Having determined that the state court had the power to order the state sentence to run consecutively to the federal term pursuant to section 669 as it formerly read, we turn to defendant's primary contention that since the state sentence was a consecutive one, the state court should have sentenced him to one-third of the middle term of the offense of conviction, which in this case translates into an eight month term.5
Penal Code section 1170.1, subdivision (a), sets forth the procedure by which consecutive terms are to be calculated “when any person is convicted of two or more felonies . . . .” The subdivision states that the “aggregate term” is the sum of the “principal term,” the “subordinate term,” and any additional term imposed pursuant to Penal Code section 667.5.6 The “principal term” is defined as “the greatest term of imprisonment imposed by the court for any of the crimes” including any enhancements under section 12022, 12022.5, 12022.6, or 12022.7. The “subordinate term for each consecutive offense” is one-third the middle term “for each other felony conviction for which a consecutive term of imprisonment is imposed . . . .”
In effect, defendant claims that his federal sentence should be treated as the “principal term” and the state sentence as the “subordinate term.” He argues that the Legislature's intention in that regard can be inferred from the fact that some of the wording of section 1170.1(a) is similar to that of section 669, and that since the latter section has long been held to authorize the imposition of a state sentence to run consecutively to a federal sentence, if the Legislature had intended that the procedures of section 1170.1(a) were not to be followed in that context, it would have said so.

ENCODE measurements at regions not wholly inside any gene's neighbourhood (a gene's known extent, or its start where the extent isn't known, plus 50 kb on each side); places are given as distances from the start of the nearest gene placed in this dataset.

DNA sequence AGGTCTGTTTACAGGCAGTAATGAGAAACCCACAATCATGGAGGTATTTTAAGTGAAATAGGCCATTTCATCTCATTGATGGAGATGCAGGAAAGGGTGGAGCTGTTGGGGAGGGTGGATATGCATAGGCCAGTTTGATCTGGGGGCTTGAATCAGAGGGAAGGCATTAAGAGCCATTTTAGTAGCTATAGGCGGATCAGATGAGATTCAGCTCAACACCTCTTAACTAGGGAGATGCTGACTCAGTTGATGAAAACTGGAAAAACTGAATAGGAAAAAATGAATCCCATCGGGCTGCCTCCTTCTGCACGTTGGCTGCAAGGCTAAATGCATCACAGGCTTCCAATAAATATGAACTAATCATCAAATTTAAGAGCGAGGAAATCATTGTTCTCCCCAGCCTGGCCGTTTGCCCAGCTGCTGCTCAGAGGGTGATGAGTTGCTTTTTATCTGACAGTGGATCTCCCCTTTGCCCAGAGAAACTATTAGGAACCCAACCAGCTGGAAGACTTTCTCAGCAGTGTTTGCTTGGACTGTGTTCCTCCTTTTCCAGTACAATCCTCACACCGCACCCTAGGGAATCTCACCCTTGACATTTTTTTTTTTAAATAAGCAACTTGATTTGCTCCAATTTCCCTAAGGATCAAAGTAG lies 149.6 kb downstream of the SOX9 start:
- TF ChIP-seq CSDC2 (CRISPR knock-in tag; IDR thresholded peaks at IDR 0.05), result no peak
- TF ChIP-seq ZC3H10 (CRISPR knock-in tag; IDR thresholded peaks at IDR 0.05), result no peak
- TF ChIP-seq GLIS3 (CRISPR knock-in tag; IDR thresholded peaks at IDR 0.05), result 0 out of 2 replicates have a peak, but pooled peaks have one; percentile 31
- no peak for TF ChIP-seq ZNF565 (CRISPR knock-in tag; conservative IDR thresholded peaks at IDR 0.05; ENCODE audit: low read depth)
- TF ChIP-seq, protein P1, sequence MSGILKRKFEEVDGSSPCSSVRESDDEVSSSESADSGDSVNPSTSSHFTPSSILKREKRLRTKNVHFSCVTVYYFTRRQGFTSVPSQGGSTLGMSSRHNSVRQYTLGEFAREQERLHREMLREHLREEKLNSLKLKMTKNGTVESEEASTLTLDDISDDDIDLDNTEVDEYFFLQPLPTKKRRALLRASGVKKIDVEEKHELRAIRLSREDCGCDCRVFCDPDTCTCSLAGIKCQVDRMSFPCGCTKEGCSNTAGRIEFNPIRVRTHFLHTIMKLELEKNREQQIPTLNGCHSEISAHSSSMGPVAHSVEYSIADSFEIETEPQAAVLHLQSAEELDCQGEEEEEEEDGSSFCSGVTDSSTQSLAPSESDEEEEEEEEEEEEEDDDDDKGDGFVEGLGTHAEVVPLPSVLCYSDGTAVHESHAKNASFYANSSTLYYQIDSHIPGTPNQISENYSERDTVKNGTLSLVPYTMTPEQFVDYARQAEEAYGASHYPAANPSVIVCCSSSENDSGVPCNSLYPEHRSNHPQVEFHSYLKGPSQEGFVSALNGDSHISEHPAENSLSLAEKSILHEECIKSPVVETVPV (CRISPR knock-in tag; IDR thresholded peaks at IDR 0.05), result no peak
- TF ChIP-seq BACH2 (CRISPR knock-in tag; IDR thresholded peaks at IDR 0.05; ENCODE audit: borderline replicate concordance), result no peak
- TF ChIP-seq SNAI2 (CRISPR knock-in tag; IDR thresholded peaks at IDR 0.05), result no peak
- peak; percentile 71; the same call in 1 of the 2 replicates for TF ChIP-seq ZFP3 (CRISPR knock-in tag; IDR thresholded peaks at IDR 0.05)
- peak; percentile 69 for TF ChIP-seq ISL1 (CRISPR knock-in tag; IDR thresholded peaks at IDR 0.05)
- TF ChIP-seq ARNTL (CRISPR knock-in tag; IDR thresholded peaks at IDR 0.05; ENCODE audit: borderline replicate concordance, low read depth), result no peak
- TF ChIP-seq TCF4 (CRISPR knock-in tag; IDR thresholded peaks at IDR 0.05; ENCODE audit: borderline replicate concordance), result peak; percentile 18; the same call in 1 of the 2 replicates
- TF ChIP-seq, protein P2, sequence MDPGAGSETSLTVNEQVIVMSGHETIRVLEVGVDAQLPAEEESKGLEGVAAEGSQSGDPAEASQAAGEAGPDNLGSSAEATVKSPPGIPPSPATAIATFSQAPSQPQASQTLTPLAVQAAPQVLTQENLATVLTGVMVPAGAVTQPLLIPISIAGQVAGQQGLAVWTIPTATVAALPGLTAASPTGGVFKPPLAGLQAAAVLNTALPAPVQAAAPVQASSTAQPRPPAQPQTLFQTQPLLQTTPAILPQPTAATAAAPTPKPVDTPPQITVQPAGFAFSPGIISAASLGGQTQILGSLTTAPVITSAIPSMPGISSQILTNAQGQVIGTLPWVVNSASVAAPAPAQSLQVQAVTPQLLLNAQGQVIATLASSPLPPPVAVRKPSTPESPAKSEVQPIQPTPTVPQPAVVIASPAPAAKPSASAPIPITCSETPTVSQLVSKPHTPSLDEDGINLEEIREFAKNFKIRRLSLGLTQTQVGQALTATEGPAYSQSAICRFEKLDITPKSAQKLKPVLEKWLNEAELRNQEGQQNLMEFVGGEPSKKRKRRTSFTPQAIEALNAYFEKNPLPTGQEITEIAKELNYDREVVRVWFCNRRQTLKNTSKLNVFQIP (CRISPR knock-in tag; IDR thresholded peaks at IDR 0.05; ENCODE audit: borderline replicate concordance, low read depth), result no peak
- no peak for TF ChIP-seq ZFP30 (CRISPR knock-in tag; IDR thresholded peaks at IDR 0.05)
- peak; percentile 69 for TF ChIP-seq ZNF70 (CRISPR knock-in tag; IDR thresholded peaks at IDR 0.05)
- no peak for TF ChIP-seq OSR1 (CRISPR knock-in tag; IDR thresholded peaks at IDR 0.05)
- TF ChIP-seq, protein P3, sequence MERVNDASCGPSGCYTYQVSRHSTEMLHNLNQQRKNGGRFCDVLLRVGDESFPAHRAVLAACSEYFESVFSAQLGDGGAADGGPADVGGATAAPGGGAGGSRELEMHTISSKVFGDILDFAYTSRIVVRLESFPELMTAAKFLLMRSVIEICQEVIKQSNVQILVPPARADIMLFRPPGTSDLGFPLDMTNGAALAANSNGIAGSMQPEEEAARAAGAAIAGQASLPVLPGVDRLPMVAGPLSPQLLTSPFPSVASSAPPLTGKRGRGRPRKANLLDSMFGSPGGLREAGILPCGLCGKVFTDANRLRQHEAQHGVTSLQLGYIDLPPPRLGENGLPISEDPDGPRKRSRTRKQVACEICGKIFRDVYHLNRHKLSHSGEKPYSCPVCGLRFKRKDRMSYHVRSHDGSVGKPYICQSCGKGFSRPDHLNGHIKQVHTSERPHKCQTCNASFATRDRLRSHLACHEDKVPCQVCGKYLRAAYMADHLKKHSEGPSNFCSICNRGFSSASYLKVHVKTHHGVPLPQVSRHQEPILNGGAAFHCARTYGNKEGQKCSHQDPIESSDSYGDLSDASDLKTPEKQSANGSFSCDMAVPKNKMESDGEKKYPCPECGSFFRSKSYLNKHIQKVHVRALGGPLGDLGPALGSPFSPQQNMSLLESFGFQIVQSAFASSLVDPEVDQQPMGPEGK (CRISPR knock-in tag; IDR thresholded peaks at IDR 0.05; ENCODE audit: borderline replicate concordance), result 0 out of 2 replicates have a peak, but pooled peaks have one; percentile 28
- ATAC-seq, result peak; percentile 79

Although both of the statutes refer to multiple convictions suffered “in the same proceeding or court or in different proceedings or courts, and . . . by judgment rendered by the same judge or by different judges . . .,” a careful reading and analysis of section 1170.1(a) reveals that the procedures set forth there were intended to be followed only where the principal and subordinate terms both resulted from California convictions. Section 1170.1(a) appears to have been carefully fashioned to accommodate the numerous variables peculiar to California's determinate sentencing scheme. Thus the “principal term” is defined as including “enhancements” imposed under specific Penal Code sections. Its companion, the “subordinate term,” consists of one-third of the “middle term” of each conviction which is to run consecutively to the principal term and may include one-third of the terms of enhancements only if the consecutive offense is one of the “highly dangerous” offenses listed in section 667.5. The total of subordinate terms may not exceed five years unless the consecutive offenses are “highly dangerous” felonies. Thus, while the statute was drafted with an eye toward the potentially harsh result of simply stacking determinate terms one on top of the other, it contains counterbalancing provisions applicable when the offenses are particularly dangerous ones. These trade-offs make sense only in reference to determinate terms imposed within the context of the Determinate Sentencing Act. Although it is possible as defendant contends to conceive of a sentence from a foreign jurisdiction operating as a “principal term,” this functional analysis of the role played by section 1170.1(a) in California's sentencing scheme strongly suggests that that was not the Legislature's intent.